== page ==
United States v. Johnson
United States Court of Appeals for the Fifth Circuit
558 F.2d 744 (1977)
The United States (plaintiff) charged Lewis Johnson (defendant) with filing false income tax returns for his corporations. At trial, Johnson sought to introduce evidence that he had overpaid on his personal income taxes by neglecting to take deductions for which he was eligible. The district court excluded this evidence as irrelevant. A jury convicted Johnson, and he appealed. Johnson argued that the evidence was relevant to demonstrate that he relied in good faith on his accountants in filing both his personal and corporate taxes. According to Johnson, his reliance on his accountants was evidence that he did not have any criminal intent.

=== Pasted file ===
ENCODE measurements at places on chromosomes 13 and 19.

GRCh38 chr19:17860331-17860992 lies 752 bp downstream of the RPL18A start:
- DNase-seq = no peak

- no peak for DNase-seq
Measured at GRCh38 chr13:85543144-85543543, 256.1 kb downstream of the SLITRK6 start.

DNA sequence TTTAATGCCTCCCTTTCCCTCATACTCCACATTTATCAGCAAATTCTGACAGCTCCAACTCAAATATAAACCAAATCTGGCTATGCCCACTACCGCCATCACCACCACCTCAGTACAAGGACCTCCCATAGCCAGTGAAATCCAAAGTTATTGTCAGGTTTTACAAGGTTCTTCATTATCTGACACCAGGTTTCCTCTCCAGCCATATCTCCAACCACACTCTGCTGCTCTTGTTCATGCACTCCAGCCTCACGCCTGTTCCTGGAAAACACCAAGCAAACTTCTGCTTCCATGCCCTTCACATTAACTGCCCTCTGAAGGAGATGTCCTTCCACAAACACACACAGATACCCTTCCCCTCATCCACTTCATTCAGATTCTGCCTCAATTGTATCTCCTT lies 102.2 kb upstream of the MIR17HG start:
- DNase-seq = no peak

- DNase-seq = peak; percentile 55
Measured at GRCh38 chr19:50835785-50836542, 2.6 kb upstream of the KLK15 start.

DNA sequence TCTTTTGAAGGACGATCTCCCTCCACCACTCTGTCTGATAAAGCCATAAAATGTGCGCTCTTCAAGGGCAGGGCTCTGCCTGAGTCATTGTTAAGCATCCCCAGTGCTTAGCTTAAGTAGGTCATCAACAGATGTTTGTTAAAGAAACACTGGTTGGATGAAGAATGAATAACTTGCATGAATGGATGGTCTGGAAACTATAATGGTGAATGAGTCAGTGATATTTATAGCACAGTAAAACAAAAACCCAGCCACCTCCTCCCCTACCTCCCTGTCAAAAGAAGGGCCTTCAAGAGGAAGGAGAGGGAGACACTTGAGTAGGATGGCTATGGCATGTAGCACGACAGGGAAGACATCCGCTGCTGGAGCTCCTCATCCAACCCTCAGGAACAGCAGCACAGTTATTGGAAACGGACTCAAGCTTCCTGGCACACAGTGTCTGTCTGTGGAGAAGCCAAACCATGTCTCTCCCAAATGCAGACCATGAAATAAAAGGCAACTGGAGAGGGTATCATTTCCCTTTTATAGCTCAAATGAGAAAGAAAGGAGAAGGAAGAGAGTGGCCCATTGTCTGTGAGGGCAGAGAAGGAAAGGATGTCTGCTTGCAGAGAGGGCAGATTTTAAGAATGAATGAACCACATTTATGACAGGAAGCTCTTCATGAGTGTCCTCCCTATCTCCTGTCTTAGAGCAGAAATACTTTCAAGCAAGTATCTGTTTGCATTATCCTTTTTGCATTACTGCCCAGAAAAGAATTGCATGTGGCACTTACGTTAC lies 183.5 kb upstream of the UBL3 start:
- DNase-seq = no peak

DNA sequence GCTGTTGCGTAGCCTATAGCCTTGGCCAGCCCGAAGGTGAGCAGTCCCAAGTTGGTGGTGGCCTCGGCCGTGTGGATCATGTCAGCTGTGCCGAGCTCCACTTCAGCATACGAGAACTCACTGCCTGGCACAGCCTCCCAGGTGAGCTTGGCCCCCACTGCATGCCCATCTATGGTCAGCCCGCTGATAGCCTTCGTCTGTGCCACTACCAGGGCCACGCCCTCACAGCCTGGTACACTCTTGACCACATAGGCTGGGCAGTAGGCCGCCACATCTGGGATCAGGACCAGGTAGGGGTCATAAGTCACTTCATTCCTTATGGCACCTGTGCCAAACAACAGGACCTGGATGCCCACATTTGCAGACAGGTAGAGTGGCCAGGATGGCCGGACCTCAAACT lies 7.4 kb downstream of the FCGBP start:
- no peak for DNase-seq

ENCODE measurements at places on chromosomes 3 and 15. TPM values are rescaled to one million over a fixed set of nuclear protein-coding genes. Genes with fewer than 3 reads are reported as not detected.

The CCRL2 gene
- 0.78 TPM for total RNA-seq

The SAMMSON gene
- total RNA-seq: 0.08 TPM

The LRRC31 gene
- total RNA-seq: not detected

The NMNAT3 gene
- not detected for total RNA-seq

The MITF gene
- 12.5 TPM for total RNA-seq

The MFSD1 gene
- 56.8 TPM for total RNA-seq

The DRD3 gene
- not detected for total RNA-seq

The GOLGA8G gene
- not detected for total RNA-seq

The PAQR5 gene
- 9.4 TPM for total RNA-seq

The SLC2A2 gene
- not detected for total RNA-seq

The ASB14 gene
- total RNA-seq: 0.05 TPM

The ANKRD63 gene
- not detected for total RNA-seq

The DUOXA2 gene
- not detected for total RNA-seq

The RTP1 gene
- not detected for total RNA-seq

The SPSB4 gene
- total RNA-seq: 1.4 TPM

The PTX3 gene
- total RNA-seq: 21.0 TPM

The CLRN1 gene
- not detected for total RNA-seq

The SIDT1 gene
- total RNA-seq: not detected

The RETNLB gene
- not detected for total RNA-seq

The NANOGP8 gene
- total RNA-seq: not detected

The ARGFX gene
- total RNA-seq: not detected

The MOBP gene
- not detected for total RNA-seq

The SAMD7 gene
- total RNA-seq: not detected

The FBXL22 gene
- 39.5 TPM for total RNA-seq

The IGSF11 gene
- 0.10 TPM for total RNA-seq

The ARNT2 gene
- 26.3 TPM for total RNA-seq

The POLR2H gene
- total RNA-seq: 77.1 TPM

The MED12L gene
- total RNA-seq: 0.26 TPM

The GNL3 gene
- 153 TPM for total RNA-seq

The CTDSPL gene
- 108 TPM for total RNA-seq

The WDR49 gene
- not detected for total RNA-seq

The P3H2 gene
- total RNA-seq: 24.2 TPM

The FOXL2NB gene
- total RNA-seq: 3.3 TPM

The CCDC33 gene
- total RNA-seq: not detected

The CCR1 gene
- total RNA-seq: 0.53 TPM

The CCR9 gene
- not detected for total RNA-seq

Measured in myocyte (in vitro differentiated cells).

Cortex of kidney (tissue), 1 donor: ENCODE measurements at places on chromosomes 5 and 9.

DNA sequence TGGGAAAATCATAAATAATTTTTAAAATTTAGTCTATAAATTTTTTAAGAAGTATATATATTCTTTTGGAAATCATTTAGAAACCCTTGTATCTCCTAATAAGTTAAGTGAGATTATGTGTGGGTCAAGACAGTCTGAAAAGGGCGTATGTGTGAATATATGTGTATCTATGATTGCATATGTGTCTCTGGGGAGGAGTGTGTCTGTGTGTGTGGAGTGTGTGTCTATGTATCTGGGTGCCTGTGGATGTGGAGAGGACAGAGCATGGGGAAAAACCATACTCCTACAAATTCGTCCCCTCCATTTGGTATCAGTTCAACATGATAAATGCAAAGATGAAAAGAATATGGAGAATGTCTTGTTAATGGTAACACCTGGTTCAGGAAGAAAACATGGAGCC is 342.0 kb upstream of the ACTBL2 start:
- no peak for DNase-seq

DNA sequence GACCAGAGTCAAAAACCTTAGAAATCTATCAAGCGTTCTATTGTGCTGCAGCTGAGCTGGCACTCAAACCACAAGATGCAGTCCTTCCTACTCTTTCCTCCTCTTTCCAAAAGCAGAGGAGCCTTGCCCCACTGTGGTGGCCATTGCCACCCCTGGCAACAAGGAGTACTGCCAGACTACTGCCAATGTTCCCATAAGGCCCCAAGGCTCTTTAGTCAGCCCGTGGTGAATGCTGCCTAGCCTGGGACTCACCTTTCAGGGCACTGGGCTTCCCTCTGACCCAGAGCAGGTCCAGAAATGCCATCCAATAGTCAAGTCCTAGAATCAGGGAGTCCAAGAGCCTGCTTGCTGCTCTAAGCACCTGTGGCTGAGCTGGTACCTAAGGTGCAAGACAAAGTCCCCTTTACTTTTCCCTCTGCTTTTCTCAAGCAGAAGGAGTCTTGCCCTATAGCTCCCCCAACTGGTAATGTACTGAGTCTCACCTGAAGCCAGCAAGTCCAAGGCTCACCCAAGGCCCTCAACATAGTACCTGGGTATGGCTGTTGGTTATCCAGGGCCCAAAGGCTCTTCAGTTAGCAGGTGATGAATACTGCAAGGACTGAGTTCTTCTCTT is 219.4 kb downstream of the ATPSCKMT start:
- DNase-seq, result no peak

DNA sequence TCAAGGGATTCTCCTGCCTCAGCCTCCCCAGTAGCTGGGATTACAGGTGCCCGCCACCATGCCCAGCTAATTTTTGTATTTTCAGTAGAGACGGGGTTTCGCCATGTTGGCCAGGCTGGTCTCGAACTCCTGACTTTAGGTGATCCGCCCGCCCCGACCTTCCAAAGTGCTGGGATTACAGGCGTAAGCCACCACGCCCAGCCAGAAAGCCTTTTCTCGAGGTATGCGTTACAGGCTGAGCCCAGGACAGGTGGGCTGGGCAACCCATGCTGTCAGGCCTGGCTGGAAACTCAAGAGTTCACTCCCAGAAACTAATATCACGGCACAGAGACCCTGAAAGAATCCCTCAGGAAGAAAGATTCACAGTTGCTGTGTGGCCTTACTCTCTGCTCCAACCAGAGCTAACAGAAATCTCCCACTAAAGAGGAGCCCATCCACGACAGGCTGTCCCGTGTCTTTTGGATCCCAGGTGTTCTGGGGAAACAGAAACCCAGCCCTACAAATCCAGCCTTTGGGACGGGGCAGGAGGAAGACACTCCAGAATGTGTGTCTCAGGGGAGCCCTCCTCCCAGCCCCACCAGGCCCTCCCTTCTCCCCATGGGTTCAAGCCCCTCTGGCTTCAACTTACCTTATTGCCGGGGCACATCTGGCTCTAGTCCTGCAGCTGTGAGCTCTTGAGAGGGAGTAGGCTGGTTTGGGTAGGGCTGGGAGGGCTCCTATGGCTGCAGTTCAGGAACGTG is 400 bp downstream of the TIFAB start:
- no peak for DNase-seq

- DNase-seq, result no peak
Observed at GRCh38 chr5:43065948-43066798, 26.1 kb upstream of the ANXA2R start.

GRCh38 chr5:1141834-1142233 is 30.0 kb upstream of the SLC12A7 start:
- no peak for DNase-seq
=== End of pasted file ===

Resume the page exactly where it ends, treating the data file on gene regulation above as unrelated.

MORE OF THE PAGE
Rule of Law
Holding and Reasoning (Simpson, J.)
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